Review of General James Longstreet in the West: A Monumental Failure, by Judith Lee Hallock

3 Aug

In the fall of 1863 the Confederacy made a desperate gamble to shore up its flagging hopes by sending a detachment of troops from its most successful army in the east to the aid of its beleaguered primary force in the west. The idea had been floated frequently prior, but owing to a variety of reasons including a myopic concern for the safety of Richmond and General Robert E. Lee’s reluctance to part with any of his forces, it was repeatedly postponed. When the plan was finally agreed to, the man chosen to head west with a corps of the Army of Northern Virginia to help the hard luck Army of Tennessee was General James A. Longstreet. Chronicling the general’s short-lived stay in this pivotal theater of the war is Judith Hallock’s brief book, General James Longstreet in the West: A Monumental Failure. The book first appeared in 1998 as part of the McWhiney Foundation Press’s Civil War Campaigns and Commanders Series.

As the title implies, Hallock is brutal in her assessment of Longstreet’s shortcomings in the western assignment. She refers to his noted success at Chickamauga, in which he attacked the Union line precisely where a gap had opened and turned the tide of the battle, as a “lucky break.” (84) Hallock notes that after that stunning strike he had “no successes whatever” in the west. “(84) At both Chattanooga and during the operations at Knoxville,” she goes further, “Longstreet displayed his lack of moral courage by trying to blame others when his own failures led to defeat. The entire campaign through East Tennessee demonstrated his inability to coordinate an offensive.” (84) Throughout the book, she calls attention to Longstreet’s persistent refusal to follow orders, his inability to understand obvious military necessities, and his penchant for debilitating indecision.

In truth it is hard to argue with many of the basic facts about the results of the actions described in the book, as Longstreet did in fact have luck on his side in Chickamauga, turned in an objectively poor performance at Chattanooga, and bungled his way into an unabashed debacle at Knoxville. By any measure, the effort to have Longstreet’s corps revive Confederate hopes in the west went for naught. Still, the spirit and tone of the book is unusually personal and biased in its antagonism to Longstreet. Relatively little context is provided for any of the campaigns—crucial information that might help readers better understand the failures in which Longstreet was involved were a group effort by a dysfunctional Rebel high command. There are numerous times in which for evidence supporting her assessment of Longstreet’s shortcomings relies on the observations not of military peers but of civilians such as Mary Chesnut.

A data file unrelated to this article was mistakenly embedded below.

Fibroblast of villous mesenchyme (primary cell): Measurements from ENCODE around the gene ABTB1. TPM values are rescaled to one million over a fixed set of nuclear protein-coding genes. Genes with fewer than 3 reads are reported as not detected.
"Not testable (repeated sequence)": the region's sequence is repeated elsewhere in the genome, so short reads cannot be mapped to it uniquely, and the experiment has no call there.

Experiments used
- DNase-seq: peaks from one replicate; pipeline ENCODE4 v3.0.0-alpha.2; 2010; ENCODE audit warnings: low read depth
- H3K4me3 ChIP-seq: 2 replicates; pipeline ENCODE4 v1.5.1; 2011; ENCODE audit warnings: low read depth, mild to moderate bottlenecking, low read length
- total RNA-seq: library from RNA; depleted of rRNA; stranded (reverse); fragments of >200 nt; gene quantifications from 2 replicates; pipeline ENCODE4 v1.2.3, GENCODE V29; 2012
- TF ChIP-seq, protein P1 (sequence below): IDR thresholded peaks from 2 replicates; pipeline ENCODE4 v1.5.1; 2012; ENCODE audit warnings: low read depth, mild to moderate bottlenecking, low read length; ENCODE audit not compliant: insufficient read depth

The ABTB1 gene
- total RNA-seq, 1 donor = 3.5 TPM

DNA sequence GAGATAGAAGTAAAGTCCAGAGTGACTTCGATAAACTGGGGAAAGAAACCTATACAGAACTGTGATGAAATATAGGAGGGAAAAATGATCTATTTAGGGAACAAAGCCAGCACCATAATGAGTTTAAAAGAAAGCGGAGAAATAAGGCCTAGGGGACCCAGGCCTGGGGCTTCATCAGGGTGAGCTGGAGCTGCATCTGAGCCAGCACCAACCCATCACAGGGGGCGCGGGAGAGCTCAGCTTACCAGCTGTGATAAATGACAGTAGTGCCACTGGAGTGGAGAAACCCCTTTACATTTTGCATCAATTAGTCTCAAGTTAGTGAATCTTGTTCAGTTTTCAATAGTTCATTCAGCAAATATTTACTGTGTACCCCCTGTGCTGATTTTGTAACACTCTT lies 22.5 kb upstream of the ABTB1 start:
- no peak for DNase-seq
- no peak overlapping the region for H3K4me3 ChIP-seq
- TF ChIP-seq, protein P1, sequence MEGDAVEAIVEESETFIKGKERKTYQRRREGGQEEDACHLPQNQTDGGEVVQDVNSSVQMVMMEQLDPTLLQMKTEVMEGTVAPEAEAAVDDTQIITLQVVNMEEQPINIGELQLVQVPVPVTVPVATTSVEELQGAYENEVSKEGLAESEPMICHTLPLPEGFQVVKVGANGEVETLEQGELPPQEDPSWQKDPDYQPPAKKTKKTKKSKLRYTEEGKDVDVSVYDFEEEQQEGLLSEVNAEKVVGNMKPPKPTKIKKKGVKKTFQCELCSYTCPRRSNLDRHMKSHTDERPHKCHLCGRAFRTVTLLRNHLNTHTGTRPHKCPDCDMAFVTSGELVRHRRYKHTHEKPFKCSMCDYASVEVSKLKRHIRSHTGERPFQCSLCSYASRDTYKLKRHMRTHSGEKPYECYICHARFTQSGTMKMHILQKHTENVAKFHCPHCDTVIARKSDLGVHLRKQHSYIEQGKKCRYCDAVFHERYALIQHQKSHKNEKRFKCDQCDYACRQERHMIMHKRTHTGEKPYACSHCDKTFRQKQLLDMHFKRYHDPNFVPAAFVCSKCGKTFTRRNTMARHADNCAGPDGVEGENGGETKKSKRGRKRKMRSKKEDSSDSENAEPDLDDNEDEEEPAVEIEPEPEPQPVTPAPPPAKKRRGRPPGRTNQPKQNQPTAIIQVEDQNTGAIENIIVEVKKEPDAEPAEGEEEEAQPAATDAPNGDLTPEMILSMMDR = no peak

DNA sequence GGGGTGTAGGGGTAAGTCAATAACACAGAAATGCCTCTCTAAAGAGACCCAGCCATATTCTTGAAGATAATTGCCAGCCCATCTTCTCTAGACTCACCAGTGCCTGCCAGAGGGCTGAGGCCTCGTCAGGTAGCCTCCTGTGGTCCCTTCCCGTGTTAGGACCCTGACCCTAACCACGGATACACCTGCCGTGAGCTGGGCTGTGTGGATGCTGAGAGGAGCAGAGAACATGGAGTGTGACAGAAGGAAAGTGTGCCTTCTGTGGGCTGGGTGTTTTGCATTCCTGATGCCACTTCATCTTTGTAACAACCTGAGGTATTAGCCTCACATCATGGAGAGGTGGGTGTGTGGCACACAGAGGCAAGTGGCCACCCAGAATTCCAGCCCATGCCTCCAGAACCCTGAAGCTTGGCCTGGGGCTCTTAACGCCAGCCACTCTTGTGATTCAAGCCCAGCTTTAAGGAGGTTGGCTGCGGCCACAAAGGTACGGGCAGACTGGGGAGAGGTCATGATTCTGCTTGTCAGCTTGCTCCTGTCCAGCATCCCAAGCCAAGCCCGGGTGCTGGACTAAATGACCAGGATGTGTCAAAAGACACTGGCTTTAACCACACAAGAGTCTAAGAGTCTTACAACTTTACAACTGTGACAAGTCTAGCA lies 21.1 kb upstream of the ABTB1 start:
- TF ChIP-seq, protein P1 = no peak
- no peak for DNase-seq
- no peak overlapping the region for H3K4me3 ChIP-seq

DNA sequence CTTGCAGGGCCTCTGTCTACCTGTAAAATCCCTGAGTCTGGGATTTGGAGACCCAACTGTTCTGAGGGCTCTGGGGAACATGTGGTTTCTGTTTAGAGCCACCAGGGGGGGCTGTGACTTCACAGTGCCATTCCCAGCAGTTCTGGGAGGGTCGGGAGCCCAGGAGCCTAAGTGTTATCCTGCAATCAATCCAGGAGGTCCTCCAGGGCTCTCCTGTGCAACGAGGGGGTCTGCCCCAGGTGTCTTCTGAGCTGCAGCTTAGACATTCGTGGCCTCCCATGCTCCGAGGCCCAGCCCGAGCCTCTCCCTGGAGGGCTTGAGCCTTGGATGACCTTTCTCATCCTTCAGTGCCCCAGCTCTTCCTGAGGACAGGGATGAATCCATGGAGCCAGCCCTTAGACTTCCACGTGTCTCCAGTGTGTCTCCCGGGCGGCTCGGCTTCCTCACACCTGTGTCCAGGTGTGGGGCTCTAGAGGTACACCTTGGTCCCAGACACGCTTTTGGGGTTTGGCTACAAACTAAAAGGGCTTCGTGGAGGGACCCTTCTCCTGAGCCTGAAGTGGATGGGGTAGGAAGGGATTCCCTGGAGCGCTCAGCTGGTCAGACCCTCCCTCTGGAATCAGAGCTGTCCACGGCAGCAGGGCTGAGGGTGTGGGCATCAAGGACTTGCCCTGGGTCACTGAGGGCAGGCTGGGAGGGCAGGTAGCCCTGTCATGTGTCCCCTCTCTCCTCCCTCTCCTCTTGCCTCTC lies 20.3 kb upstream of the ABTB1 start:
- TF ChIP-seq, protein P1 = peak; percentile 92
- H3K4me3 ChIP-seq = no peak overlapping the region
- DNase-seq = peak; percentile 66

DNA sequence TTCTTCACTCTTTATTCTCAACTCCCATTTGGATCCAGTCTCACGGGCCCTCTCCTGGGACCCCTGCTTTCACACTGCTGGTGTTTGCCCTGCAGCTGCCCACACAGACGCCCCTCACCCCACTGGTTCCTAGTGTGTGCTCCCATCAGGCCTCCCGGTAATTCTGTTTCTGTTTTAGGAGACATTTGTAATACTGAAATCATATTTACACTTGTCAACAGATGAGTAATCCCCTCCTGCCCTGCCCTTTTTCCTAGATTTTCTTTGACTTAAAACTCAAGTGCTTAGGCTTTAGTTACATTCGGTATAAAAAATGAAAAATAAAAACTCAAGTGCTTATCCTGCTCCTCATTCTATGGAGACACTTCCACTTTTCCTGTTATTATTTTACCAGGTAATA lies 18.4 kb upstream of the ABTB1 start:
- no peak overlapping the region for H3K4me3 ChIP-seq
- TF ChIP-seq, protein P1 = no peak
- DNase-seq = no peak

The blanket condemnation of the general contained in the pages of this volume is perhaps the most selective in terms of evidence and conclusions one will find. If you want a quick summary of just how ineffective was the effort to send Longstreet west, this book is a virtual bullet point list of failure. If you are seeking a thorough and balanced account of how the results of the campaigning at Chickamauga, Chattanooga, and Knoxville figured into Confederate defeat and all the factors involved in these episodes, look elsewhere.


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